Complex stories can help you to see folks who are different than you as real people with full lives. Stories with heroes that don’t look or love or worship like you can help you to open your mind about the heroic potential in everyone.

Stories can help you to be a better person and a better ally.

Some simple things you can do in this vein include following folks who are different to you on social media. Listen to what they have to say on a daily basis, not just about their identities but about everything.

If the only stories you watch about people of color or queer folks or anyone in any minority category are civil rights period pieces, consider broadening your outlook. Seek out stories that are not about the identity politics of a person but includes their identities as part of a full humanity.

This is not to say that a civil rights story can’t have full, true characters, but there are so many more aspects to minority lives than the struggle for justice.

Make sure your media diet includes stories by minority writers and directors, not just stories written about minorities by white dudes. It might take a little extra effort, but it’ll be richly rewarded. I think you’ll find truth in the words of Alan Yang, co-creator of Netflix’s Master of None, “Thank you to all the straight white guys who dominated movies and TV so hard, and for so long, that stories about anyone else seem kind of fresh and original.”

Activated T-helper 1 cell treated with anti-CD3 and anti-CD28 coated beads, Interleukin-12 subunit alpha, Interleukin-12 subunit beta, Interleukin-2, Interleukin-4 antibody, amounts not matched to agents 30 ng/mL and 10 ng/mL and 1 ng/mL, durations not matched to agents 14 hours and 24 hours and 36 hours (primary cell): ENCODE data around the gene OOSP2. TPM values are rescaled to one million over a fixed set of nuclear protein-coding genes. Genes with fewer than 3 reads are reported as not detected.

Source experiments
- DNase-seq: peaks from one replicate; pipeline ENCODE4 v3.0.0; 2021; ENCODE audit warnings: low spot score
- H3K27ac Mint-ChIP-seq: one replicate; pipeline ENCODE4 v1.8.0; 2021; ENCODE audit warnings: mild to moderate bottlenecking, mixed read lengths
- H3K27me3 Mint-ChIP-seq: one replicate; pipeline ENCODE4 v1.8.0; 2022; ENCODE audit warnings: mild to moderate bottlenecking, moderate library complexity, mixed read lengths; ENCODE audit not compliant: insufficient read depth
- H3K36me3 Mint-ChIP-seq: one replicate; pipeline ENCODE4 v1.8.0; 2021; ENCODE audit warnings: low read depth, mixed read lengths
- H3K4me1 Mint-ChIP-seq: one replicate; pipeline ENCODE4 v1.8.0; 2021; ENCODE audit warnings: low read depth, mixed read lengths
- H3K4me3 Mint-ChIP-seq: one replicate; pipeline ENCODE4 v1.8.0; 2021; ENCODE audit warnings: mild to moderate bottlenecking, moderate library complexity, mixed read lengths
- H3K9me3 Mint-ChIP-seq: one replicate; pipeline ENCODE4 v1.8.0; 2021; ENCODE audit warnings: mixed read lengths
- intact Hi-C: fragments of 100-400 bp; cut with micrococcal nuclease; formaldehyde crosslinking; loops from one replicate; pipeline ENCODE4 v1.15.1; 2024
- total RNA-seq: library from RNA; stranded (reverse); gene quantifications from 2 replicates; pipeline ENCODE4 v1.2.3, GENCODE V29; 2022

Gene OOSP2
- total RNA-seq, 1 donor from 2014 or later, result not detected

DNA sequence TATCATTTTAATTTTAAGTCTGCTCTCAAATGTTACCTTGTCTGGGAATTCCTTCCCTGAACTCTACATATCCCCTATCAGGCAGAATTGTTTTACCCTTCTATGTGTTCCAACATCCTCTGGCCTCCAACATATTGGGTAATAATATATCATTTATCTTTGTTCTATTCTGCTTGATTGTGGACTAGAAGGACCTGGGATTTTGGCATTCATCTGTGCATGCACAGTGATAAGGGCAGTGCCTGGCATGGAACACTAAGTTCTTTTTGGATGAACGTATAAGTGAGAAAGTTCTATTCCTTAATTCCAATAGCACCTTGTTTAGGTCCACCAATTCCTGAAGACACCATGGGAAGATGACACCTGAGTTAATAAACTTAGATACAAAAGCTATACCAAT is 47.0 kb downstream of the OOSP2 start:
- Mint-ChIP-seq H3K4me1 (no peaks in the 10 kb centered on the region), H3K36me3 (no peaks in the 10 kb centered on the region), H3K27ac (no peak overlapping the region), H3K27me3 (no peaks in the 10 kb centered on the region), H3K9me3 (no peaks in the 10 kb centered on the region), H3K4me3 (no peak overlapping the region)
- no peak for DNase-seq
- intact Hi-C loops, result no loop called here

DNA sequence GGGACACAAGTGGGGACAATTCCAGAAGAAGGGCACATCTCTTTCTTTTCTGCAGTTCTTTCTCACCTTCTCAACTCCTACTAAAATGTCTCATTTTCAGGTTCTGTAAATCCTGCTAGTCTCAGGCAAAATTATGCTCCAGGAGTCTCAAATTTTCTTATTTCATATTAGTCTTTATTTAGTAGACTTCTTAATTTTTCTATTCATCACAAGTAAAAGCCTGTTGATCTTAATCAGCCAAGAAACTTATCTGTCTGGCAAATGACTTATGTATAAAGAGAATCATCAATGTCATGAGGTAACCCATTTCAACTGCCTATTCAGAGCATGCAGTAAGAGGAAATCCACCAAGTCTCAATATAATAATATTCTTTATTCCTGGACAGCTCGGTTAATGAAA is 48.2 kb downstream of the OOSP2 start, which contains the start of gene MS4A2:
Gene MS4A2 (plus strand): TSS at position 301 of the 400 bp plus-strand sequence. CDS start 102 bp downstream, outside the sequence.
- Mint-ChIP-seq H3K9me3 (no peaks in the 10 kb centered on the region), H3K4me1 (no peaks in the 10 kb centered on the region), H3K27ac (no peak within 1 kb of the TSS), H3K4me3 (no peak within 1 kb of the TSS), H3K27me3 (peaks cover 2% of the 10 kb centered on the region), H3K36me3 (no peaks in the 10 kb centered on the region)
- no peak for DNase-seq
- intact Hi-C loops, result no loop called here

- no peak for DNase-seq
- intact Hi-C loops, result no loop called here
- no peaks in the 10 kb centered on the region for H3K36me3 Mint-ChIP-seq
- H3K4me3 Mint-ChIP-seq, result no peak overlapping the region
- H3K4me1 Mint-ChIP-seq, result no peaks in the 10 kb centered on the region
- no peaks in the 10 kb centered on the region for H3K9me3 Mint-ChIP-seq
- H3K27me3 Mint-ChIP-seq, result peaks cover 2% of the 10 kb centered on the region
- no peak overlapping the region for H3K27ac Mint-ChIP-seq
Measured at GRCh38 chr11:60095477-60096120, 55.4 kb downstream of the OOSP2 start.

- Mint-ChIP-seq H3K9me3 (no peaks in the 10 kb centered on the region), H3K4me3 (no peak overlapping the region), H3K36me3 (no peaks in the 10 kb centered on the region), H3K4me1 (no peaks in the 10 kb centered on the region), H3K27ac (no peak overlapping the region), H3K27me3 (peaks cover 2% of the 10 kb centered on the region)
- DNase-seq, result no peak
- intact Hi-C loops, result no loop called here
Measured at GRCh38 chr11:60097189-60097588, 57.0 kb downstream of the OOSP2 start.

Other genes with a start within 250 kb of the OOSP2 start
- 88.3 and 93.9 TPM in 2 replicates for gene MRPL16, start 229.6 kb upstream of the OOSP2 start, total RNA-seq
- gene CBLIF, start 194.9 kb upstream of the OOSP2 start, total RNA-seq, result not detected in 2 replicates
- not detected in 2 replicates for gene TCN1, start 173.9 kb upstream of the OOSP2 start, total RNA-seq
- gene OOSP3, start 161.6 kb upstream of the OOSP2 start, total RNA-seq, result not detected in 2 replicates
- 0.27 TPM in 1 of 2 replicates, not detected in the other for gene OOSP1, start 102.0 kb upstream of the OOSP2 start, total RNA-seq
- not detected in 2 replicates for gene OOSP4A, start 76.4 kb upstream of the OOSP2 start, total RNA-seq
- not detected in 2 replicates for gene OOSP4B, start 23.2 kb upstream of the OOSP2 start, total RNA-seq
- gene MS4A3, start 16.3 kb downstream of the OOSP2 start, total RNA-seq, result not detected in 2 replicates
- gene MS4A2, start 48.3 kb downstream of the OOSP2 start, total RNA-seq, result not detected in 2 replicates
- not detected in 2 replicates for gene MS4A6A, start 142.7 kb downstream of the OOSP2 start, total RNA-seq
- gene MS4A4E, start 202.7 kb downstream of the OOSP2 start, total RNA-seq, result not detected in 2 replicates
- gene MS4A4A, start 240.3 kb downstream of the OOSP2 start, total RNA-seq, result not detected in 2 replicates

So let folks who aren’t like you into your imagination and your emotional world. It’s not the only way to unseat your internal prejudice, but it’s a relatively easy and frequently entertaining way to work on making yourself a better person. You choose what you’re exposed to (and what your kids are exposed to).

You choose what you see. Saying you lack exposure is not an excuse for ignorance or prejudice. It is an admission of guilt.

I have the day off from work, today and have gotten very little done.

I don’t have much in the way of either streaming recs or stuff I’m going to see. I’m seeing Thor for the second time this weekend, but there seems to be a kind of a lull before most of the Christmas movies and Oscar hopefuls hit.

I thought I’d take a bit of time to highlight some movies on streaming that I wasn’t particularly fond of, but which might tickle your fancy.

Chappie is a story about an AI’s awful childhood told by the director of District 9. It is extraordinarily gritty and violent and had a lot of elements that irritated me (particularly in conjunction with some other AI movies I saw around the same time, but that’s another post). It was interesting and well-done, with really well fleshed-out characters–just not at all my cup of tea.